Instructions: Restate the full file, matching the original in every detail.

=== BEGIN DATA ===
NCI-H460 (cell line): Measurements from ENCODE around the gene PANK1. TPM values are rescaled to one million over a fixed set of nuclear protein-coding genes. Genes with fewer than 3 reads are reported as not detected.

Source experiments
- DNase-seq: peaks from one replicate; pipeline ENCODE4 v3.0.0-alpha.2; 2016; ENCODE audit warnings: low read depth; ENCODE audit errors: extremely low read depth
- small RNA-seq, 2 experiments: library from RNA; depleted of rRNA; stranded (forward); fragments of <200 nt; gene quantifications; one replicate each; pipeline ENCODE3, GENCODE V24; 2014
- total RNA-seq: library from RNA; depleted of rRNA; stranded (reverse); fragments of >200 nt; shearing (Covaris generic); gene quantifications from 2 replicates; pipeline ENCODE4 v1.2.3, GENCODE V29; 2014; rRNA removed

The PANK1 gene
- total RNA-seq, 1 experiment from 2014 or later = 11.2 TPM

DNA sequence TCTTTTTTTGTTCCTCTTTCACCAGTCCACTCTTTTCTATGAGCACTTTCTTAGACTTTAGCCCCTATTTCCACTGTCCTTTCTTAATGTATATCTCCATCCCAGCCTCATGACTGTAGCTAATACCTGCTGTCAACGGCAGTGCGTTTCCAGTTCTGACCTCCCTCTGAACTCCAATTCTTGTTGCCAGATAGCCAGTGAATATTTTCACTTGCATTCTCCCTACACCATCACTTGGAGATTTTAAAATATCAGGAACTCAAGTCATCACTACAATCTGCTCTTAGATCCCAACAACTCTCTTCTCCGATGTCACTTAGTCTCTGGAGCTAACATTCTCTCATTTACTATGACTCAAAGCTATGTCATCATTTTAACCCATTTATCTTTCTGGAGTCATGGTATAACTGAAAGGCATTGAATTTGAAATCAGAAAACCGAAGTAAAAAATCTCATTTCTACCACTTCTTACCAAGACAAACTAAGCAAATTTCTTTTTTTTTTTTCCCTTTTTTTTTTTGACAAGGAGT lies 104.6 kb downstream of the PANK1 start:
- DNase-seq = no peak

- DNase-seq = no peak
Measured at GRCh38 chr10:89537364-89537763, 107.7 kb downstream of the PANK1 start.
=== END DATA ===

NCI-H460 (cell line): Measurements from ENCODE around the gene PANK1. TPM values are rescaled to one million over a fixed set of nuclear protein-coding genes. Genes with fewer than 3 reads are reported as not detected.

Source experiments
- DNase-seq: peaks from one replicate; pipeline ENCODE4 v3.0.0-alpha.2; 2016; ENCODE audit warnings: low read depth; ENCODE audit errors: extremely low read depth
- small RNA-seq, 2 experiments: library from RNA; depleted of rRNA; stranded (forward); fragments of <200 nt; gene quantifications; one replicate each; pipeline ENCODE3, GENCODE V24; 2014
- total RNA-seq: library from RNA; depleted of rRNA; stranded (reverse); fragments of >200 nt; shearing (Covaris generic); gene quantifications from 2 replicates; pipeline ENCODE4 v1.2.3, GENCODE V29; 2014; rRNA removed

The PANK1 gene
- total RNA-seq, 1 experiment from 2014 or later = 11.2 TPM

DNA sequence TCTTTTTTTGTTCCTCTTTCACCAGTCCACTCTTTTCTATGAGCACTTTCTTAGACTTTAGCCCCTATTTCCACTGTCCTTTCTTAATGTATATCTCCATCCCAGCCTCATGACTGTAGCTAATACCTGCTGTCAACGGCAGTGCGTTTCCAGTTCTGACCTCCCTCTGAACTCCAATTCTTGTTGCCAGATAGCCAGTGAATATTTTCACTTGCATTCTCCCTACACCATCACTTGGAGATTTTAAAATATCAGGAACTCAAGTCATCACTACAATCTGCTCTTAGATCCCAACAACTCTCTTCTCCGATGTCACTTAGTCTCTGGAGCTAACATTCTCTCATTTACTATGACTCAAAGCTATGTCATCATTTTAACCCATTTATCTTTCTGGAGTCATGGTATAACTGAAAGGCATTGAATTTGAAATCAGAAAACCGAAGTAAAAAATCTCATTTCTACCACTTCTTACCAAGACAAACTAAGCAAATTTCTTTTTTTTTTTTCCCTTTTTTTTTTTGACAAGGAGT lies 104.6 kb downstream of the PANK1 start:
- DNase-seq = no peak

- DNase-seq = no peak
Measured at GRCh38 chr10:89537364-89537763, 107.7 kb downstream of the PANK1 start.